Turkeys on farm in Iowa

(Photo: Iowa Soybean Association / File Photo)

Soybean farmers can help mitigate bird flu risk

November 9, 2023 | Bethany Baratta

An estimated 4.7 billion wild birds make their migration from the United States to warmer climates as fall turns to winter. With this migration comes an unexpected and unappreciated souvenir for Iowa’s turkey, chicken and egg producers: an increased risk and spread of highly pathogenic avian influenza (HPAI).

Iowa producers lost nearly 16 million birds to the disease in 2022. Prior to outbreaks beginning last month in Iowa, there hadn’t been a case reported in the state since March 2023.

Eight cases of avian influenza have been confirmed in commercial turkey operations, backyard flocks, commercial breeding chickens and game bird ducks since October 2023, according to the Iowa Department of Ag and Land Stewardship (IDALS).

 “Unfortunately, highly pathogenic avian influenza continues to be an active threat to our state’s turkey producers, egg layers, and backyard flocks,” says Iowa Secretary of Agriculture Mike Naig. “We encourage everyone to remain vigilant, review their biosecurity plans and ensure they are fully implemented.”

Since the outbreak began in 2022, there have been 845 cases in 47 states affecting 59.02 million birds nationwide. In total, this is the single largest foreign animal disease outbreak in United States history, according to IDALS.

With fall migration underway, Iowa’s poultry producers and those with backyard flocks remain on high alert.

“Farmers are working diligently to mitigate the spread,” says Morgan Pothoven, spokeswoman for the Iowa Turkey Federation. “They practice good biosecurity, and limit and track movement on and off the farm so they don’t bring diseases near or into the barns.”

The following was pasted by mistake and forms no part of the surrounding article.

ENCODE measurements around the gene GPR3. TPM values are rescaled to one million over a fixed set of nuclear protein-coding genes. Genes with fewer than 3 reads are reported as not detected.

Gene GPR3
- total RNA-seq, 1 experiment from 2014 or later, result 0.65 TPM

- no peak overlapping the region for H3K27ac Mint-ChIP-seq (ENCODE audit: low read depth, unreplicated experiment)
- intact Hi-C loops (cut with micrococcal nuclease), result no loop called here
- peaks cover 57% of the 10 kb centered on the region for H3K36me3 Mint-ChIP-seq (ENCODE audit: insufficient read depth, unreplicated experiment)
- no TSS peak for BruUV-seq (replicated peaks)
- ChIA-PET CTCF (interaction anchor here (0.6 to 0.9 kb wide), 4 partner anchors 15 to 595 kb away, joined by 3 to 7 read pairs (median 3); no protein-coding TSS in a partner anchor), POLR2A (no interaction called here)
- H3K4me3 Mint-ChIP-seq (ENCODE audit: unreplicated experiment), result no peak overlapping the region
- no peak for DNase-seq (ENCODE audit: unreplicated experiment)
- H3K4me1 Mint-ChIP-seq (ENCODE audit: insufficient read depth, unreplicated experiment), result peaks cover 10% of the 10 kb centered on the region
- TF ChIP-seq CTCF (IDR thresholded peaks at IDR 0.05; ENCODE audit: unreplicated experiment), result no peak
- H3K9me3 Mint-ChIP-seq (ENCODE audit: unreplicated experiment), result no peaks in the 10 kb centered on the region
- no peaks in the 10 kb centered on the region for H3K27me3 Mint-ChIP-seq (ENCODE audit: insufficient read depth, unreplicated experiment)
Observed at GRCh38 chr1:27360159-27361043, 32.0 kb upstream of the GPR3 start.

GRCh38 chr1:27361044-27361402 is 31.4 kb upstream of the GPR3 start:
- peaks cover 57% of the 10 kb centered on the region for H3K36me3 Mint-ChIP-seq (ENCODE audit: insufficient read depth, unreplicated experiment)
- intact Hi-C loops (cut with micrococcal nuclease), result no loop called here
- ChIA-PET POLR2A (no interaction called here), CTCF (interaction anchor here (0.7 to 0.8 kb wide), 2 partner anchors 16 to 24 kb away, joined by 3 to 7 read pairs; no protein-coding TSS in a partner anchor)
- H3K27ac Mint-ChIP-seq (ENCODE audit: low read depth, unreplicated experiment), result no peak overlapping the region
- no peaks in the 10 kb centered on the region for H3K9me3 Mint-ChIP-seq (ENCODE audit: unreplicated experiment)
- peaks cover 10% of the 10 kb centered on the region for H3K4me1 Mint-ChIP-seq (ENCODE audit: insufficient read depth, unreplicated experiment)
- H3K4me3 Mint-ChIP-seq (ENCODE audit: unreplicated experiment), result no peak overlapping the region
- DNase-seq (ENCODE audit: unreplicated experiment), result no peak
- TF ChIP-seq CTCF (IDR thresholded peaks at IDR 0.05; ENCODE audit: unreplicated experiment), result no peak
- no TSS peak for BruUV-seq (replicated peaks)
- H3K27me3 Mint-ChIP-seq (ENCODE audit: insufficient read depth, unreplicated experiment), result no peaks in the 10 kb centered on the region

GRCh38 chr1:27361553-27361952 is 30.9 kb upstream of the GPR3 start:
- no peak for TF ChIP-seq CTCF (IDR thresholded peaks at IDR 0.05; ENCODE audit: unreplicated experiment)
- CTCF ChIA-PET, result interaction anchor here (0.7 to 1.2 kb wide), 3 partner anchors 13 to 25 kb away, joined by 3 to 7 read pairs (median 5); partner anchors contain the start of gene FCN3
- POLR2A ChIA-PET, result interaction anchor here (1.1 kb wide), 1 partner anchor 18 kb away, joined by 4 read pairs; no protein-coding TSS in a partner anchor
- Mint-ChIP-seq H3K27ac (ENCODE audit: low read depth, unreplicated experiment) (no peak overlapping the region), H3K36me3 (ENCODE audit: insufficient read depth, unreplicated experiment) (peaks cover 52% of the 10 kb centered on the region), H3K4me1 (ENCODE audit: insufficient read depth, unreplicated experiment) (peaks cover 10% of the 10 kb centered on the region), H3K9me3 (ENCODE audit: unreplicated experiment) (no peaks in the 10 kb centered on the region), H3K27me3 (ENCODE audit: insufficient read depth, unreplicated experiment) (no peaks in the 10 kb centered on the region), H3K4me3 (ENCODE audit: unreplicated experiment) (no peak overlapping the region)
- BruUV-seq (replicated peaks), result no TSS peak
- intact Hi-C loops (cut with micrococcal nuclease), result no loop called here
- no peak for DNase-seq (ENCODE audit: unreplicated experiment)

But migratory birds are beyond farmers’ control. Research shows HPAI can survive for more than a month in bird droppings in cold weather and for nearly a week in warmer temperatures.

Dried bird droppings in the fields can potentially become aerosolized when the soil is disturbed. This allows the virus to spread via dust in the wind.

How can soybean farmers help prevent the spread to turkey, chicken, and egg-layer farmers?

  1. Consider the location of your neighbor’s barns while deciding when to work a field.
  2.  Check what direction the wind is blowing. Is it possible to arrange fieldwork on days the wind is not blowing toward the barns?
  3. Communicate with your neighbors. If your neighbors who produce turkeys, chickens or eggs know you will be working in the field, they may be able to mitigate the risk with enhanced biosecurity efforts.

Impacts on soybean industry

Eggs, turkey and poultry production are large consumers of soybeans; reducing the number of beaks to feed impacts feed demand. Iowa is the No. 1 in egg production; one in every six eggs produced in the country comes from the state.

According to a study from Iowa State University, in 2018, there were 57.7 million layers in Iowa that produced 16.4 billion eggs, or 17% of the U.S. egg production. Laying hens and pullets consumed 531,317 tons of soybean meal and 57.8 million bushels of corn that year.

Iowa ranks seventh in U.S. turkey production; producers here raise nearly 12 million turkeys annually. Turkeys gobble up nearly 110,000 tons of soybean meal and 9.7 million bushels of corn annually in the state.

No threat to food safety

Turkey, poultry and egg products will be readily available for your Thanksgiving feast, and consumers shouldn’t worry about the safety of the products on store shelves, Pothoven says.

“These birds will not enter the food system, so you have no concern about any of the birds that have been affected making it to your dinner plate," she says.

Kriss Nelson contributed to this story.